With best wishes,

Econ Skeptic

Sunday, May 9, 2010

EU's Shock and Awe

From Bloomberg article:
Jolted into action by last week’s slide in the currency and soaring bond yields in Portugal and Spain, the 16 euro nations agreed to offer financial assistance worth as much as 750 billion euros ($962 billion) to countries under attack from speculators. The European Central Bank will counter “severe tensions” in “certain” markets by purchasing government and private debt...
This is Shock and Awe, Part II and in 3-D,” Marco Annunziata, chief economist at UniCredit Group in London, said in an e-mailed note. “This truly is overwhelming force, and should be more than sufficient to stabilize markets in the near term, prevent panic and contain the risk of contagion.”

Well, this is more like what the doctor ordered. To be honest, even that large of a package by itself may not be enough, because the borrowing needs of the likes of Spain and Italy are much, much larger than that. Still, it's sizeable, and if I read things correctly, the cap is really quite soft because of ECB's upcoming debt monetization.

The Euro is surging righ now, but this is all wrong. There's gonna be QE in Europe as ECB starts buying up sovereign debt and this should hurt the currency over the next few months, especially if the Fed doesn't resume its own debt monetization programs. The bond yields should start normalizing though, with spreads for the PIIGS narrowing substantially and the fligh-to-safety trades unwinding both for the German bunds and US Treasuries.

Currencies can't all devalue at the same time. So there's bound to be some give and some take. Good news for gold bugs, I suppose - but that's a side show. The real issue is what happens to US trade balance now and whether the slumping Euro puts a damper on the nascent US recovery.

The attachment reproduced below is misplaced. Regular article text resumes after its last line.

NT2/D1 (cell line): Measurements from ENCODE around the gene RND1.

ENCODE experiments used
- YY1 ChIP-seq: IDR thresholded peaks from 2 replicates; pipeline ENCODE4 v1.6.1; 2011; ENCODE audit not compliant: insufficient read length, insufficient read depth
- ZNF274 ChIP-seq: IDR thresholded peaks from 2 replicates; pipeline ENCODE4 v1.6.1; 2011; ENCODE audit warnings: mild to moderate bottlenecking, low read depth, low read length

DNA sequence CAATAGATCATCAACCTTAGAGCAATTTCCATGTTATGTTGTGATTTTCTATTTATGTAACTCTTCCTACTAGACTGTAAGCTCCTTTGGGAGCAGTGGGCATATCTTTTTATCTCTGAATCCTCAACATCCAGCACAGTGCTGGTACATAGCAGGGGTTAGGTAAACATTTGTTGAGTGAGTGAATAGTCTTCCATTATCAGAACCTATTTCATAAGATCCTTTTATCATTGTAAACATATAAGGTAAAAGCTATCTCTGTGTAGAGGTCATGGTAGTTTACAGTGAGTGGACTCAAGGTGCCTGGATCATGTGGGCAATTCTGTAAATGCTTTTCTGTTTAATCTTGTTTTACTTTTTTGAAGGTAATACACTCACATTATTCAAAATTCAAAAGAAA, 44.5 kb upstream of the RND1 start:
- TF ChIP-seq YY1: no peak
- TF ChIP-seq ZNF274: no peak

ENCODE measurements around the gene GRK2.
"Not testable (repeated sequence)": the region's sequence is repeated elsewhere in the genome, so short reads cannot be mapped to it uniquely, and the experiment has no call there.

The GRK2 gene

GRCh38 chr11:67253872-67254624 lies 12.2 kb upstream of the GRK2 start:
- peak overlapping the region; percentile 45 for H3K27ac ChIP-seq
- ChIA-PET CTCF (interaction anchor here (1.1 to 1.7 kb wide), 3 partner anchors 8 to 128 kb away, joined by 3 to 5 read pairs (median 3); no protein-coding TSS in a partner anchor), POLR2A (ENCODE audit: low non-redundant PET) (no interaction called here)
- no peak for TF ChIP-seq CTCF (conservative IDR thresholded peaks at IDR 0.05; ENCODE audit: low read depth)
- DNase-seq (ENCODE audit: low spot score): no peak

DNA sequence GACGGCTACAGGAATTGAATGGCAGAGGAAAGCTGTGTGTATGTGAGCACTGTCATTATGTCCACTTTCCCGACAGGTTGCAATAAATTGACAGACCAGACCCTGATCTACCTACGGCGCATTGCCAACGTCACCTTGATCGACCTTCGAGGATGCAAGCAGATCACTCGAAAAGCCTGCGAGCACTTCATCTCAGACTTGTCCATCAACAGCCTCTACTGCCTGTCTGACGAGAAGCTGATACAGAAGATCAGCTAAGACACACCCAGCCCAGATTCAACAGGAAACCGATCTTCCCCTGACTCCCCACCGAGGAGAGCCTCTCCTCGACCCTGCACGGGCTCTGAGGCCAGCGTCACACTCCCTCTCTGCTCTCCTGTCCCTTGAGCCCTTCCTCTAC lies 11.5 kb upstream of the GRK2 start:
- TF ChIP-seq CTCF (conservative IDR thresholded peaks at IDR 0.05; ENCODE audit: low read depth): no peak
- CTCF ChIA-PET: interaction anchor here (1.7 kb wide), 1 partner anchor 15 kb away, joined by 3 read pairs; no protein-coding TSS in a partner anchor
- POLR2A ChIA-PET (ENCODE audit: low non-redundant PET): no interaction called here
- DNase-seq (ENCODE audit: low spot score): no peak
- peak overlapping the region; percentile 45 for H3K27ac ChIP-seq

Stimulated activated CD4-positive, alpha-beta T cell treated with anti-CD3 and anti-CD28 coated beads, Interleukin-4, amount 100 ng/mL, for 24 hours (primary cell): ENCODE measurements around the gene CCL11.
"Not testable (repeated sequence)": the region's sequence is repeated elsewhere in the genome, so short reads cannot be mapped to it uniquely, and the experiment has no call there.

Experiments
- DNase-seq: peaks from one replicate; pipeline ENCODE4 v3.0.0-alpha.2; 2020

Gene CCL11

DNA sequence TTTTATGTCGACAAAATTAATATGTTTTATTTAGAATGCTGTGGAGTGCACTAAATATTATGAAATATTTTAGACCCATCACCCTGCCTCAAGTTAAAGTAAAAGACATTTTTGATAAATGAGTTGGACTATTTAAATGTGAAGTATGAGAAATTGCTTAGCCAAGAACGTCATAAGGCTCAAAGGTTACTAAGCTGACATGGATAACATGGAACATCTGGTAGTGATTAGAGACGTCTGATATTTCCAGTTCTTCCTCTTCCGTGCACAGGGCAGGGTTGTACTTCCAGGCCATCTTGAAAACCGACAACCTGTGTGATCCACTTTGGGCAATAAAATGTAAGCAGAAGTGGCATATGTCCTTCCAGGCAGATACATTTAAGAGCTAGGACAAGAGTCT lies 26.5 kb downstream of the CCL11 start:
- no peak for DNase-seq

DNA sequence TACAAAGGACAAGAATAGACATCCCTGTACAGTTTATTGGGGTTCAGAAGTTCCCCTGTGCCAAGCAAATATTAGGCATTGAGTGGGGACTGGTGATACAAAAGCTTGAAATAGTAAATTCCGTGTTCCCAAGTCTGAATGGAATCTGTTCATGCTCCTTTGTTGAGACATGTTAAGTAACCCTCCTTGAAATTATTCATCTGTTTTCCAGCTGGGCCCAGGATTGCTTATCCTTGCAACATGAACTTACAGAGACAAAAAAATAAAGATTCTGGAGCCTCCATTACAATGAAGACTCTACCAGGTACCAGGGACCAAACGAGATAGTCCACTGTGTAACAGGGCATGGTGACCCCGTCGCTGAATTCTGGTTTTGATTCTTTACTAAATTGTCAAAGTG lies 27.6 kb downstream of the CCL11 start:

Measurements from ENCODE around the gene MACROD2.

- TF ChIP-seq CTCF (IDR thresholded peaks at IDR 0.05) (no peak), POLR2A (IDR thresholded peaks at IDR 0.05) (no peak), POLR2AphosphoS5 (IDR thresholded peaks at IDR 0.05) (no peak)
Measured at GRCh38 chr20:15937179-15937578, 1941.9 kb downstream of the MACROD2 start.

Thursday, May 6, 2010

It's time for "I told you so"s

1. Zerohedge. When it comes to HFT trading, they've been right all along.  This is their "I told you so" moment, and a richly deserved one.  

A minor observation here: recently, Barry Ritholtz has been a staunch advocate of trading with a stop-loss close at hand - I can't be bothered to look for specific entries on his blog, but there were several. So a question: how would that strategy have worked out today. Suppose you had a stop-loss on SPY at 1100 - it would have gotten tripped up halfway through the meltdown and a solid 2.5%+ lower than the eventual close. Don't get me wrong here: I am not advocating trading without a stop-loss either. Rather, in this algo-driven market, I am advocating not trading equities at all.

2. Yours truly. Didn't I tell you that a bailout for Greece does jack shit to help Spain and Portugal? Didn't I? But I think it's worth repeating the fundamental question for further consideration by Europe's "leadership". I take it that the fundamental goal of a Greece bailout was to attempt to stop contagion to the rest of Europe. And I agree that it is a worthwhile goal - nobody wins if Spain goes down in flames. But if you are not willing to go all out and make ECB into the equivalent of US Treasury and Fed combined, why bother with Greece at all? $140 billion is no chump change, and it's all down the drain as Greece will still default/restructure and the rest of the PIIGS are in as much trouble as they've ever been.  If ye Germans are so keen on preserving your mojo of fiscal discipline and punish the profligate transgressors of Maastricht, why not just (a) withdraw from the EMU and reintroduce the Deutche Mark and (b) bail out your banks and your banks only, as necessary?  Let's get this mess over with one way or another - enough of this charade of half measures!